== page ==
21 September 2020

Wealth, Race, and Consumption Smoothing

Black households cut consumption 50 percent more than Whites when faced with a similarly-sized income shock, Peter Ganong, Damon Jones, Pascal J. Noel, Fiona E. Greig, Diana Farrell, and Chris Wheat calculate. Nearly all of this is explained by differences in liquid wealth at the onset of the shock.

18 September 2020

Conflicting Interests and the Effect of Fiduciary Duty

After the Department of Labor proposed a rule in 2016 to hold brokers to a fiduciary standard when dealing with retirement accounts, sales of high-expense variable annuities fell 52 percent, sales became more sensitive to expenses, and insurers increased the relative availability of low-expense products, Mark L. Egan, Shan Ge, and Johnny Tang find

17 September 2020

Occupational Licensing and Labor Market Fluidity

Occupational licensing requirements represent barriers to entry for both non-employed and employed workers, Morris M. Kleiner and Ming Xu find. Licensed workers’ wage growth is higher than non-licensed workers, whether they stay in the same occupation in the year after licensing or switch occupations.

16 September 2020

The Dynamics of the Smoking Wage Penalty

Heavy smoking in young adulthood results in a wage penalty at age 30 of 14.8 percent for women and 9.3 percent for men, Michael E. Darden, Julie L. Hotchkiss, and M. Melinda Pitts find.

15 September 2020

Federal Opioid Restrictions and Prescription Substitution

Studying the impact of the US Controlled Substance Act, Sumedha Gupta, Thuy D. Nguyen, Patricia R. Freeman, and Kosali I. Simon find that tightening restrictions on one opioid leads to increases in prescriptions for other opioids, with no net reduction in opioid prescriptions.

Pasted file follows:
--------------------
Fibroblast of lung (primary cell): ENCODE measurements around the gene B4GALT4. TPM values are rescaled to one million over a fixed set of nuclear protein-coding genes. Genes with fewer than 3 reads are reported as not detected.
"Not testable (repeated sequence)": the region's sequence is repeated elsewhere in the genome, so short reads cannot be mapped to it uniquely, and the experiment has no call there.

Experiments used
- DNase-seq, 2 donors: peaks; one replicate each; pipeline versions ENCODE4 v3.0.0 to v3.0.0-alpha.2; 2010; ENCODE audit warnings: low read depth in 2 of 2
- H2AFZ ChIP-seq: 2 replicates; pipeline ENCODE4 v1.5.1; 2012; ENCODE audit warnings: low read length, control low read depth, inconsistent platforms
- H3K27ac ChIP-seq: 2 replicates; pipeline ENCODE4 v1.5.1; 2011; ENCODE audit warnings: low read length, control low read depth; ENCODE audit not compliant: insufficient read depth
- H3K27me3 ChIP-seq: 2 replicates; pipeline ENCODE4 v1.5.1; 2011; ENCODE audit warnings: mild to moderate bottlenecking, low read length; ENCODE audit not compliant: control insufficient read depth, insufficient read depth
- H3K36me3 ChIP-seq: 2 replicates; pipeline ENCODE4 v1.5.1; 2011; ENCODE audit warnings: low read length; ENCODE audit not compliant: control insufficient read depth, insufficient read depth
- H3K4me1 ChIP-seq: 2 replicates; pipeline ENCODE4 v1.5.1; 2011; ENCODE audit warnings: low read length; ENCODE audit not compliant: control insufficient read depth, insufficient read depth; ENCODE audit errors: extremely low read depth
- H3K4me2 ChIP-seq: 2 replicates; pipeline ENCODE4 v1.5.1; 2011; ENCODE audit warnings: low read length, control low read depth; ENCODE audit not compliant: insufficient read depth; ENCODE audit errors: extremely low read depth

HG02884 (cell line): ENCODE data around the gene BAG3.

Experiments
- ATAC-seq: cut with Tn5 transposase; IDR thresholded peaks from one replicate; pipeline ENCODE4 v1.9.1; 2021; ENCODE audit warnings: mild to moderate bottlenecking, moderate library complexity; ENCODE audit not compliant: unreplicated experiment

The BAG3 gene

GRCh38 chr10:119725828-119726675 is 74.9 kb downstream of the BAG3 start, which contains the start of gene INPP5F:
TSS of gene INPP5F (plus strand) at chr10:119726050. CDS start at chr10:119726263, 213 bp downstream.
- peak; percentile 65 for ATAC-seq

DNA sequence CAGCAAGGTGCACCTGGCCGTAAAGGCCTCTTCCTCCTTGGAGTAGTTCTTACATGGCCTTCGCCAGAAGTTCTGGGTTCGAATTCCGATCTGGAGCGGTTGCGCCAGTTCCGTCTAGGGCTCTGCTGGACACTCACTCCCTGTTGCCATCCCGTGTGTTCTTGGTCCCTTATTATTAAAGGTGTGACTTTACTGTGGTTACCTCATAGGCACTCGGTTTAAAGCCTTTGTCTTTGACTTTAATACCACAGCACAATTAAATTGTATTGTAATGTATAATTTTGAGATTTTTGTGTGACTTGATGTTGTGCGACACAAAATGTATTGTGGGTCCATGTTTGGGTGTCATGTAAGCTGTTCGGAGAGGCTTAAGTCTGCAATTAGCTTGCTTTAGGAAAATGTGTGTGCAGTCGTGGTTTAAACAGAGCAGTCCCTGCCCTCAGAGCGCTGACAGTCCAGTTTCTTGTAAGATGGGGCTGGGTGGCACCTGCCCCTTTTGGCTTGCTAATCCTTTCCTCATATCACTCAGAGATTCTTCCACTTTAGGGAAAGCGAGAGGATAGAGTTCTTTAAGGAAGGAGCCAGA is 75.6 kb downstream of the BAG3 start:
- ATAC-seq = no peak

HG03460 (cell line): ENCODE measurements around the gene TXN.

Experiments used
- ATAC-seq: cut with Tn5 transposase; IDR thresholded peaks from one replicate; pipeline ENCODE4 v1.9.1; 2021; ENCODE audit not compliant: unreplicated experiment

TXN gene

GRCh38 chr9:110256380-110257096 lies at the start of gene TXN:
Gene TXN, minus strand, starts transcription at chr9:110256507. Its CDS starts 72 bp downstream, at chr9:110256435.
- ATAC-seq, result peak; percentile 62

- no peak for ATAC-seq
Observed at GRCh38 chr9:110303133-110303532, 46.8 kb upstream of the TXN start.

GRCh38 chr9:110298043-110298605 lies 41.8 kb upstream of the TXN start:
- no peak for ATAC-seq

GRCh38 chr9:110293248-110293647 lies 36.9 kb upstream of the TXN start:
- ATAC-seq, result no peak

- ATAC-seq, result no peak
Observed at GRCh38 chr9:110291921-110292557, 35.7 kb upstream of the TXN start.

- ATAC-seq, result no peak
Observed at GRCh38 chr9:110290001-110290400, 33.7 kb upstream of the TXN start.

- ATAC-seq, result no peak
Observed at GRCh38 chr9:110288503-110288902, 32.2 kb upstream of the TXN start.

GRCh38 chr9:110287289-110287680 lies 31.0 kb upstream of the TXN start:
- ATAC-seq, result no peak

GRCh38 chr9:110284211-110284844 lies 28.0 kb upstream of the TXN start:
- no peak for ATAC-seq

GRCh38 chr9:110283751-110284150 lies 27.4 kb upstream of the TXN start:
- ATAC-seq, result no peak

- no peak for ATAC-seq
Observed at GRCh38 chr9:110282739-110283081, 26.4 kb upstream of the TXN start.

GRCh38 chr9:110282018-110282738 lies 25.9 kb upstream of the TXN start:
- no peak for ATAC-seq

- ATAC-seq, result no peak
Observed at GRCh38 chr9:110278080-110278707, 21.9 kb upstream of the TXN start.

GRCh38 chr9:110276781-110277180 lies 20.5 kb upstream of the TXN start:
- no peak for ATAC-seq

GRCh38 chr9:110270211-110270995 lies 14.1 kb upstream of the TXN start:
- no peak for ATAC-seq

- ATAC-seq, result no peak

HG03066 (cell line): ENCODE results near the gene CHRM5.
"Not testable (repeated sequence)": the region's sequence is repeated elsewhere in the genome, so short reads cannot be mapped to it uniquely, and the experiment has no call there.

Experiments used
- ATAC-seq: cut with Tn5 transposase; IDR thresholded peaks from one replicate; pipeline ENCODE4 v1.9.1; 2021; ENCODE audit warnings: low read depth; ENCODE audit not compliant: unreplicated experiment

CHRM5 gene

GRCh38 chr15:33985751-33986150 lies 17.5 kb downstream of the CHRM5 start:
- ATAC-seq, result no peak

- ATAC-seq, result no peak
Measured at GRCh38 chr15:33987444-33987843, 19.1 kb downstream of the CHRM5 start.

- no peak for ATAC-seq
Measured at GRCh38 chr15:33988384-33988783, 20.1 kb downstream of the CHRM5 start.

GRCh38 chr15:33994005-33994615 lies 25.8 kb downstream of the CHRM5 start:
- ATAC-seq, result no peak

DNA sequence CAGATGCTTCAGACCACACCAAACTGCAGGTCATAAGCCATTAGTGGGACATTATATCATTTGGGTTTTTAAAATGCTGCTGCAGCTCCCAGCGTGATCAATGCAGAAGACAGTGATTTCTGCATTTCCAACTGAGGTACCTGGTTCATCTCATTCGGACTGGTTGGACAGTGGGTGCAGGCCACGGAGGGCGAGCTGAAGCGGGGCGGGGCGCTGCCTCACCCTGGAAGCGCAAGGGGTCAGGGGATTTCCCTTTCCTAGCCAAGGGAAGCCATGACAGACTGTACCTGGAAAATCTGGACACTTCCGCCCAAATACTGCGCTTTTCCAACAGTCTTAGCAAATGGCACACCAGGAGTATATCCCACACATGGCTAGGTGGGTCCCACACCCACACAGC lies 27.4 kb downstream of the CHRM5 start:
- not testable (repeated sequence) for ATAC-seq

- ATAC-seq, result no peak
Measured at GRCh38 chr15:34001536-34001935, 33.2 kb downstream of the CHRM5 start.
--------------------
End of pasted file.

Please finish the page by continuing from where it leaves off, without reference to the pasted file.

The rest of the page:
14 September 2020

How Much does COVID-19 Increase with Mobility?

Using data for Atlanta, Boston, Chicago, New York City, and Philadelphia, Edward L. Glaeser, Caitlin S. Gorback, and Stephen J. Redding estimate that total COVID-19 cases per capita decrease on average by approximately 20 percent for every ten percentage point fall in mobility between February and May 2020.

11 September 2020

Social Security Reforms and Retirement in Germany

Axel H. Börsch-Supan, Johannes Rausch, and Nicolas Goll explore how policy changes in Germany since 1980, in particular pension reforms, have contributed to a decline followed by a considerable increase in the employment rate of those aged 55 to 69.

10 September 2020

Labor Market Outcomes for Recent Entrants

Labor market entrants during the Great Recession have lower wages and employment rates than those who entered the labor market earlier. For more recent cohorts, employment is even lower but wages have rebounded, a study by Jesse Rothstein finds.

9 September 2020

Educational Attainment Associated with Longevity

Conditional on surviving to age 35, one additional year of education is associated with roughly 0.4 more years of life for both men and women for cohorts born 1906-1915, according to a study by Adriana Lleras-Muney, Joseph Price, and Dahai Yue.

8 September 2020

Natural Disasters and Elective Medical Services

Data on the impacts of severe and average hurricanes on elective health-care services analyzed by Tatyana Deryugina, Jonathan Gruber, and Adrienne Sabety suggest that it will take over three years for health-care providers to make up revenue lost due to COVID-19.
NBER Videos

National Bureau of Economic Research, 1050 Massachusetts Ave., Cambridge, MA 02138; 617-868-3900; email:

Contact Us